Summer is here! Time to fire up the barbie and crack open a few bevvies as our friends down under would say.
While the benefits of sunscreen are well known, it would be socially irresponsible not to mention the dangers of sun exposure at all. To sum it up; make sure to always wear sunscreen of a respectable factor, reapply regularly as per the instructions on the bottle and seek shade during peak hours.
That said, sometimes in life stuff happens and you get a sunburn. Store bought after-sun creams can be expensive and are often packed with chemicals and parabens. Look after your skin and your purse with these 10 all-natural skin soothing sunburn remedies.
1. Aloe Vera gel
Delicious, gooey green goodness packed full of moisture, vitamins and antioxidants. Aloe vera is one of the oldest and most popular sunburn remedies in the book. Find pure aloe vera gel in your local health food shop. Make sure that it is 100% pure aloe vera (99% will do) and not a fragranced body lotion, as these imitations will not work and are likely to sting!
2. Cucumber paste
Cool two cucumbers in the fridge then whizz them up in a blender. Add in a little cornstarch for a thicker paste that is less messy to apply. Aloe vera gel can also be added for an extra boost.
3. Coconut oil
This tropical all-rounder is healing in many ways, from being a natural alternative to hair conditioner and lip balm to a nutritional superstar; it is also one of the best sunburn remedies around.
4. Chilled milk
The good old white stuff is rich in protein and when applied using a simple compress will instantly cool and form a protective layer on the skin, aiding the healing process. Make a compress out of gauze or soft flannel and soak it fully in a bowl of chilled milk. Let any excess liquid drain off and then press down gently over the burn, leaving it in place for at least ten minutes.
Another summer lifesaver you probably already have in your kitchen cabinet is cornstarch. Make a paste by mixing it well with chilled water. Apply the paste gently to the affected area and leave until the skin has cooled down. You might want to do this one in the bath if you have extensive areas of sunburn as it can be a bit messy!
6. Baking soda
As above. Just replace the cornstarch with baking soda.
7. Black tea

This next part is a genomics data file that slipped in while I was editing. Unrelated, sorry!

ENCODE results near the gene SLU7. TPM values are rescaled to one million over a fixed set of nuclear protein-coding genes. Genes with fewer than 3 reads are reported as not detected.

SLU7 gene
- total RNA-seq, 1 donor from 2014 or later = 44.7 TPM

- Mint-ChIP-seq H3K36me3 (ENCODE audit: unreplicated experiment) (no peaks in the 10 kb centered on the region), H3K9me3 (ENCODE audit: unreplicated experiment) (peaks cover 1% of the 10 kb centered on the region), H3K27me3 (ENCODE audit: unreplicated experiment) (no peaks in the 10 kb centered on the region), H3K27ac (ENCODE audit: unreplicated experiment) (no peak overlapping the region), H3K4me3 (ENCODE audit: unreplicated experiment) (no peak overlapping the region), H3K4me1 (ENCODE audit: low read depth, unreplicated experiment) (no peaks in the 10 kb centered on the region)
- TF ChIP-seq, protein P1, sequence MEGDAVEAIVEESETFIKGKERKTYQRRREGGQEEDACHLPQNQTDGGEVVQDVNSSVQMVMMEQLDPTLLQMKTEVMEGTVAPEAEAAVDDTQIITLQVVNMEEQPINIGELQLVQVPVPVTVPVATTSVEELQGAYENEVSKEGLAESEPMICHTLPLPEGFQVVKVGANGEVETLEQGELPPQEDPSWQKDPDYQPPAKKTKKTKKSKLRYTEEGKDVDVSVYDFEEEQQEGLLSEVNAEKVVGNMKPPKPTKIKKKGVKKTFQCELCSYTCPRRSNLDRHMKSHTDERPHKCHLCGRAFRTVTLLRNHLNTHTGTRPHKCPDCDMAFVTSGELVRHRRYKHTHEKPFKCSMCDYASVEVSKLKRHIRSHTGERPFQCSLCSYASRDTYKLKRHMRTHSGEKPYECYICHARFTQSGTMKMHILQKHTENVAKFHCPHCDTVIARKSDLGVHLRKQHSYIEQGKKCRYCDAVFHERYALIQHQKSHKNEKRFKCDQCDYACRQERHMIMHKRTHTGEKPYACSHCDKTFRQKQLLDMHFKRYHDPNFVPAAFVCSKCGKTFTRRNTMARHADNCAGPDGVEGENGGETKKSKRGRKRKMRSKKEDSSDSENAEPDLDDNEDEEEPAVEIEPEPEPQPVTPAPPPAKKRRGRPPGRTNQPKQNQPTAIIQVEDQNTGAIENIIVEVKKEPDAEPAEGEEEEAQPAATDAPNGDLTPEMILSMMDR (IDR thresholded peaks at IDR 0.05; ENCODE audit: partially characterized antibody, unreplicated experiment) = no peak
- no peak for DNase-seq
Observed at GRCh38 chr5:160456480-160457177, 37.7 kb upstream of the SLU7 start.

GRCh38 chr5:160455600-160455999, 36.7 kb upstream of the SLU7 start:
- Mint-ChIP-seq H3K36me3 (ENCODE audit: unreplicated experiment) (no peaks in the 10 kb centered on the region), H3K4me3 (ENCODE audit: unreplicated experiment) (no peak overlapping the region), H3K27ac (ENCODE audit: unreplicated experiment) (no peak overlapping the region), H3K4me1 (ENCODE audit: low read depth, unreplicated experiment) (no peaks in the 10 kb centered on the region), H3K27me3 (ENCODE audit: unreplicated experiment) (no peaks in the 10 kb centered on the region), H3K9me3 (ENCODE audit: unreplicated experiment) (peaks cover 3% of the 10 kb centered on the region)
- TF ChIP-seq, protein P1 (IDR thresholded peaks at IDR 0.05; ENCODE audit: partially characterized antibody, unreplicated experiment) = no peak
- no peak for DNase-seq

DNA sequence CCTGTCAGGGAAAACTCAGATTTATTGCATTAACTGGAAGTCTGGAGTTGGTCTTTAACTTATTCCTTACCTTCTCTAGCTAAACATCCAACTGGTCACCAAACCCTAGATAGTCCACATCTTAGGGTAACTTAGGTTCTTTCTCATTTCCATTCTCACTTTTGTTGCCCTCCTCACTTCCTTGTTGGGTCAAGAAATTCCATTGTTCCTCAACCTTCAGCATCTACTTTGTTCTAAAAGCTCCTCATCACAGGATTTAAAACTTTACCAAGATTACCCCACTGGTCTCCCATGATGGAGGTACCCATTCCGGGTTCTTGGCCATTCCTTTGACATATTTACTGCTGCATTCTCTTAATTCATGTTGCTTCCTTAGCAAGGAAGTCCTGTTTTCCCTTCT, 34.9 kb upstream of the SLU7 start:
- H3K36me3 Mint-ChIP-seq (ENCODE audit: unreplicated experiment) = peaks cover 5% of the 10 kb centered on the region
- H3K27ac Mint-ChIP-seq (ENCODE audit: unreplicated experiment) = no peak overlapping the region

The tannin and antioxidants in tea make it a great sunburn remedy. Soak teabags in a bucket of cool water until the tannin has released and the water is brown. Place the teabags on sore spots and soak a flannel in the bucket of water to use as a compress for larger areas. Alternatively, if you are feeling brave and adventurous, run a cool to tepid bath, pop in a box of teabags and hop right in.
Oats are rich in polysaccharides which will moisturize, coat and heal burned skin. Cook up some porridge in the usual way (fine-milled oats are best), adding a little extra water for a runnier consistency. Wait for the oatmeal to cool to room temperature and then smear it over your skin. Do not rub the paste around as it will exfoliate and damage fragile skin.
9. Vitamin E
Vitamin E can be applied following an initial cooling treatment to aid skin healing. Break a capsule and spread gently over the affected area to help reduce visible signs of sun damage forming such as wrinkles and sun spots.
10. Kukui Nut oil
OK, so you might not just happen to have this one lying around in your kitchen, and being as exotic as it sounds it might cost a little more. However, it’s intriguing name and history make it an interesting number 10. The kukui tree is the state tree of Hawaii and was originally introduced to Hawaii from Polynesia. The nuts are often used as a cooking ingredient and the oil from the nuts has been used as a natural sunburn remedy by Hawaiian natives for over 1,500 years.
It is always important to drink around 2 liters of water a day. When you have sunburn and sunstroke it is even more important to drink up as you need to re-hydrate your body. These remedies are recommended for mild to moderate cases of sunburn. If you are really frazzled please consult a medical professional.
Featured photo credit: Daniel Lobo via flickr.com
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